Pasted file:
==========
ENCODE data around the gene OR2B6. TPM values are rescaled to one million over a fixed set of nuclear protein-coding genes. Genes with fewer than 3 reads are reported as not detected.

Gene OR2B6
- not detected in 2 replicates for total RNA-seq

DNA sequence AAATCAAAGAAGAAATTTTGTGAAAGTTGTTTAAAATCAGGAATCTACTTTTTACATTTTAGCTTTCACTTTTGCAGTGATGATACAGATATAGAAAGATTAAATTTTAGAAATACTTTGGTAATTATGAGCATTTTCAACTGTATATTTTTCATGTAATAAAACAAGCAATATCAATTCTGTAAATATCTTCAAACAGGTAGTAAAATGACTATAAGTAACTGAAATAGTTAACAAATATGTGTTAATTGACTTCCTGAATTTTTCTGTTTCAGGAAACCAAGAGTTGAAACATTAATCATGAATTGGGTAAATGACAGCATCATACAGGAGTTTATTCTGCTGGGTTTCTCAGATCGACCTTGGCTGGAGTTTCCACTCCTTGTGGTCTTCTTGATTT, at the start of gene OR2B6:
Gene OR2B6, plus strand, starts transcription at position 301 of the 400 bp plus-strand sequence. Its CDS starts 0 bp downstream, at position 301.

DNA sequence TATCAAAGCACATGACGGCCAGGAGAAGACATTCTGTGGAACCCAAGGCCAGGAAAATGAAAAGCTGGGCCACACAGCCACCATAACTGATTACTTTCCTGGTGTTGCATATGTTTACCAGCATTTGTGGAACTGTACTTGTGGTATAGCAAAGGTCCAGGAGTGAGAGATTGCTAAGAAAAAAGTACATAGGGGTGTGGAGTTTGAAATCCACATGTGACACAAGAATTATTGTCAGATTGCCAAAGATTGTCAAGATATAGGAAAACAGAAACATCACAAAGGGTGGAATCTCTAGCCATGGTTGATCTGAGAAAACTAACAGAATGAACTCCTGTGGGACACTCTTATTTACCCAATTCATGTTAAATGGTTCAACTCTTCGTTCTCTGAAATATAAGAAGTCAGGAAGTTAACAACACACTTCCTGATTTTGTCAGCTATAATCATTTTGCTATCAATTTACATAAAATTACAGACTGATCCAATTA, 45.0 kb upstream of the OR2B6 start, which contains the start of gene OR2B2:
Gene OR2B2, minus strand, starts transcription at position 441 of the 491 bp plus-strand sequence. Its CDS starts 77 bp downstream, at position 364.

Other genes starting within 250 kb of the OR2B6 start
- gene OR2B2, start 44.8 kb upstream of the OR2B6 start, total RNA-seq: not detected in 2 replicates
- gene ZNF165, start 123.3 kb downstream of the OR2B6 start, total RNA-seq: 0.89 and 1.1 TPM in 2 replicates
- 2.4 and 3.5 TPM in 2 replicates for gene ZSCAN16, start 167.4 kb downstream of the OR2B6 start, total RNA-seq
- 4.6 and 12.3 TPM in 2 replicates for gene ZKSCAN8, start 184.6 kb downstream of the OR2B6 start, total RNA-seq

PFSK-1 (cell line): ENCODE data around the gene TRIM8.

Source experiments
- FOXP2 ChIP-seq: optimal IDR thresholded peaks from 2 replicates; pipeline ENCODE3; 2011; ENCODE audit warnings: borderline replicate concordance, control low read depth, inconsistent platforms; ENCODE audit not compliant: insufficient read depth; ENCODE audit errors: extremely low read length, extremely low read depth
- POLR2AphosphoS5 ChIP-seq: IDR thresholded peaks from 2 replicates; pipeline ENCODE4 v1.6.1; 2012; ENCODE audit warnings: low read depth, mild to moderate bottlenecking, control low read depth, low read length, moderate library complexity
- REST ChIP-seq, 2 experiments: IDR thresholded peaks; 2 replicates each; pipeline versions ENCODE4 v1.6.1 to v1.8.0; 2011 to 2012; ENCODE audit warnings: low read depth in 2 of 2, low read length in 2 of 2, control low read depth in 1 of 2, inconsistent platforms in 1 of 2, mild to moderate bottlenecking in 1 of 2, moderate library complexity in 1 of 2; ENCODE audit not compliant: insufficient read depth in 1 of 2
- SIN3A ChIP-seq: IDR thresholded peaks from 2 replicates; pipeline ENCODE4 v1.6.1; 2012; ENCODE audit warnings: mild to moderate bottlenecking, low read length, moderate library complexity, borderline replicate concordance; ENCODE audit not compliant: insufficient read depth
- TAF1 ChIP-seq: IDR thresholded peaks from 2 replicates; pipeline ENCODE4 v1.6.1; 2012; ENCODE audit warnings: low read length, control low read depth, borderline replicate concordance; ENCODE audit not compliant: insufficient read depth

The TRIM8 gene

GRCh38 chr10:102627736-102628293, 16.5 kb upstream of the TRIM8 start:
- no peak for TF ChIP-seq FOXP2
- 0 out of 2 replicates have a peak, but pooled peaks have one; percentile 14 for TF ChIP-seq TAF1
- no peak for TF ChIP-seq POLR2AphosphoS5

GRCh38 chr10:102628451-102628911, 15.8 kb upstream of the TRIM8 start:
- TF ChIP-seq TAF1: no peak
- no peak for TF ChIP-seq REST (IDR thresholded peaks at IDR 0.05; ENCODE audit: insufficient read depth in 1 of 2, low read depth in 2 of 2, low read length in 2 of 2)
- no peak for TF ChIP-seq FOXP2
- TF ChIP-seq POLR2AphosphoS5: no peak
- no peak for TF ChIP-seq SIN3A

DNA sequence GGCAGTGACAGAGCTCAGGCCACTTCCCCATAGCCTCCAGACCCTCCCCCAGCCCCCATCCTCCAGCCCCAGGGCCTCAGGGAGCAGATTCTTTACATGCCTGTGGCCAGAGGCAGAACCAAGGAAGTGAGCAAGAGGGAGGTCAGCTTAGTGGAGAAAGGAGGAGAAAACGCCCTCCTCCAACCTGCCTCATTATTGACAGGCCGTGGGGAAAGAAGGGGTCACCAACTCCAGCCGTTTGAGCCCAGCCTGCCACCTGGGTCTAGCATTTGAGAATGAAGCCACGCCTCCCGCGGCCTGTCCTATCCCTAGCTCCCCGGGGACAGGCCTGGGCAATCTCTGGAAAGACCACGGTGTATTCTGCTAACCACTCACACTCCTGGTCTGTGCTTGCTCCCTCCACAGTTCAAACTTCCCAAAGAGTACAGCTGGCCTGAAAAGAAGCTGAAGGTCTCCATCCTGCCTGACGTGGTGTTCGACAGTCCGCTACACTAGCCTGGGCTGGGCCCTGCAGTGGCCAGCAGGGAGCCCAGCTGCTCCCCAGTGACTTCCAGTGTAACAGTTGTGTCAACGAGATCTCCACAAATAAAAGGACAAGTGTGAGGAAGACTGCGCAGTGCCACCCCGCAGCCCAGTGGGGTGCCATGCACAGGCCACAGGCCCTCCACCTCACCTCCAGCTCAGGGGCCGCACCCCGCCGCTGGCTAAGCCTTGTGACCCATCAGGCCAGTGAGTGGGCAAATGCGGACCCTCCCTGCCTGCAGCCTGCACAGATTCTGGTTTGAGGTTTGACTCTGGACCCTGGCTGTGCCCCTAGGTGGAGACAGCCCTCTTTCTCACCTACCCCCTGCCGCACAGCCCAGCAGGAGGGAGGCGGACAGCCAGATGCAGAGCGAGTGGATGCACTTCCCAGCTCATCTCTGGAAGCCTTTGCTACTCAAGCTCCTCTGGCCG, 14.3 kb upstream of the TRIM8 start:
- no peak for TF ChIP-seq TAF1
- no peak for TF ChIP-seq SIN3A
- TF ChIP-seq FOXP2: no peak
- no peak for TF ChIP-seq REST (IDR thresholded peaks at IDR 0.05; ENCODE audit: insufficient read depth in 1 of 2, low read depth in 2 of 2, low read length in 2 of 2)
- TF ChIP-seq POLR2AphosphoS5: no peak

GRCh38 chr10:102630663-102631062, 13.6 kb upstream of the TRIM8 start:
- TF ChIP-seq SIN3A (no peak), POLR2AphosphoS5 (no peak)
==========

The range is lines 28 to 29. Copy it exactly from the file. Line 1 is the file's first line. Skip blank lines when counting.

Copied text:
- no peak for TF ChIP-seq FOXP2
- TF ChIP-seq POLR2AphosphoS5: no peak